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  1. by on - Discussion

    This article discusses the concept of ‘heroism’ in relation to science, medicine and technology. It unpicks the complexities of the concept and discusses its implications for historians of science and museum professionals.

  2. by on - Research

    This article analyses the changing perceptions of European industrial museums as expressed in the reports written by the curators, directors and trustees of the New York Museum of Science and Industry between 1927 and 1937.

  3. by on - Review

    A review of the award-winning performance piece by Mat Fraser, exploring how the kaleidoscopic juxtaposition of perspectives and communication, from lecture to rap, creates perhaps the most direct challenge to medical museums ever posed.

  4. by on - Review

    What is colour and how can science be used to investigate it?  An innovative family-learning hands-on exhibition at wissens.wert.welt (a small museum in Carinthia, Austria) allows children, teenagers and adults to explore colour using physics, chemistry, biology and art history.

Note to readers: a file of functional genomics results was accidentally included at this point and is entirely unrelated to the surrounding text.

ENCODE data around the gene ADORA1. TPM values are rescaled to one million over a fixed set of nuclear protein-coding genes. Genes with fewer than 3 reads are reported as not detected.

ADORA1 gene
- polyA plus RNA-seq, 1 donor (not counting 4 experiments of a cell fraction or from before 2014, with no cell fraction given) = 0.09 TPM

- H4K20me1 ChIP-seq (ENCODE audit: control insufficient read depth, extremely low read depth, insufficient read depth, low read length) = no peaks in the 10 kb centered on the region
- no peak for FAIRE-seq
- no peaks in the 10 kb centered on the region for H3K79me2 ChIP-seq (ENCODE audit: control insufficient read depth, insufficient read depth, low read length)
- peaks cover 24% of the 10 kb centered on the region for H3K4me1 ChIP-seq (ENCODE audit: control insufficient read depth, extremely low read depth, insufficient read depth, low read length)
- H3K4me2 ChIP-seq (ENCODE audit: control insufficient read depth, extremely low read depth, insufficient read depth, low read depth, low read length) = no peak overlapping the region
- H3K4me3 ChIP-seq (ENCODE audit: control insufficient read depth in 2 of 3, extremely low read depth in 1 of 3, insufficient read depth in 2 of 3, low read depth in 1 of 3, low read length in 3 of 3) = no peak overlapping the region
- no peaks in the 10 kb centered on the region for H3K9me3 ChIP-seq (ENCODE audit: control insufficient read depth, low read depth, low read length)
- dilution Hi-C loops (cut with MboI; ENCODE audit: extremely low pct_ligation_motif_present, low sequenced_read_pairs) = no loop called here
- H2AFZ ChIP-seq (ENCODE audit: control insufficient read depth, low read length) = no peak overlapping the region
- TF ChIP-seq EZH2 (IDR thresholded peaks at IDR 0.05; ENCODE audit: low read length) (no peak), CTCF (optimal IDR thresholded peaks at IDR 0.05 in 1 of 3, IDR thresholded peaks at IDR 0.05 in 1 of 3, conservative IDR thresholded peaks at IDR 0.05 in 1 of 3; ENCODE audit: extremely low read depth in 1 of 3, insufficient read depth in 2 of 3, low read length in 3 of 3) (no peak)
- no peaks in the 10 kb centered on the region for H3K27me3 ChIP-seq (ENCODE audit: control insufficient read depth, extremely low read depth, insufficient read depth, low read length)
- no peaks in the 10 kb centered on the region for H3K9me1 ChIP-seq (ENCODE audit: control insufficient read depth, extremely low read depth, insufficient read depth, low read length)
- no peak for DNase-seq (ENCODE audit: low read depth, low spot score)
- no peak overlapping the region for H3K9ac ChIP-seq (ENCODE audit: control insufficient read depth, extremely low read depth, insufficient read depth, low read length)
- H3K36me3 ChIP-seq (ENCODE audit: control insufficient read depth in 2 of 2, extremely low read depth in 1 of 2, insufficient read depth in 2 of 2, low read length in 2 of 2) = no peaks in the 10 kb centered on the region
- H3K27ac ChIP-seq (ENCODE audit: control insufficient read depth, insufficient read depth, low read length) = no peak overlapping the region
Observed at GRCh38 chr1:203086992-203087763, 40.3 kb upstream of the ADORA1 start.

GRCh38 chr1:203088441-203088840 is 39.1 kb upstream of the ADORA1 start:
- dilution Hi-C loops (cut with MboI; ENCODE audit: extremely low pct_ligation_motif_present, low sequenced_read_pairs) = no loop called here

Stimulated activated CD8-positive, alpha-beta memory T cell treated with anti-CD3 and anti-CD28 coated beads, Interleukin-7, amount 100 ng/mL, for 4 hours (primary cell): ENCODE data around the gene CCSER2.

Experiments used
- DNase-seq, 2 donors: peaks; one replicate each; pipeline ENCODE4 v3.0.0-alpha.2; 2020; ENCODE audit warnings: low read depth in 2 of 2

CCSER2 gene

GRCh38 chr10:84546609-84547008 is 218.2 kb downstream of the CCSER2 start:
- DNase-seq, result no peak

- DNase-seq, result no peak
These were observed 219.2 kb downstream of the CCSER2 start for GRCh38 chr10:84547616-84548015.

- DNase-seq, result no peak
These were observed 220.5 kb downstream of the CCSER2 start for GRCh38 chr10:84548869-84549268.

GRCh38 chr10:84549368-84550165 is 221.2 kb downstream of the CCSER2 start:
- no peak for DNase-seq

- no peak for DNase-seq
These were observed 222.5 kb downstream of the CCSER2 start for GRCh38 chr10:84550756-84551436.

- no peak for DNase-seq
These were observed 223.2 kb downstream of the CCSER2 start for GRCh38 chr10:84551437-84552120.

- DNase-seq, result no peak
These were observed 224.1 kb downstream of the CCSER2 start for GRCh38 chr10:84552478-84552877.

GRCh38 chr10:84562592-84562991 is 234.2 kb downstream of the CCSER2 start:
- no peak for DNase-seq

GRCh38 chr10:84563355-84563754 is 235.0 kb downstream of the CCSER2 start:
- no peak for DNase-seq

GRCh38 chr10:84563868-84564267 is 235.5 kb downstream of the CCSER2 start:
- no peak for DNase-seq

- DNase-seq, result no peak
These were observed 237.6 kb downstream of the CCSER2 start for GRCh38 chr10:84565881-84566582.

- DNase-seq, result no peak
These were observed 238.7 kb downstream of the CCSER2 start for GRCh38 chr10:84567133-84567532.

5. by on - Review

    Review: Science and Technology galleries at National Museums Scotland

  6. by on - Book review

    Book review

  7. by on - Review

    What do we want the content of a review section to be when the horizons and sources of historical content are broadening, and the constraints of the format are open?

  8. by on - Research

    The changing representation of disability, race and mental health in European medical museums and the under-representation of reproduction; ‘risks’ involved in exhibiting related collections, and strategies to help rehabilitate these topics and their material culture in the future medical museum.

  9. by on - Research

    An innovative storage building made from low-carbon, natural hygroscopic materials requiring minimal energy to achieve control of relative humidity to museum standards was built to house collections for the Science Museum Group.

  10. by on - Research

    Glass display cases in museums get a bad rap. For anyone wanting to evoke museums as old fashioned, expert-led broadcasters or as creating ‘mausoleums’ for objects by taking them out of the ‘immediacy of life’ the glass case is the perfect scapegoat. Glass display cases are the enforcers of the injunction ‘do not touch’.

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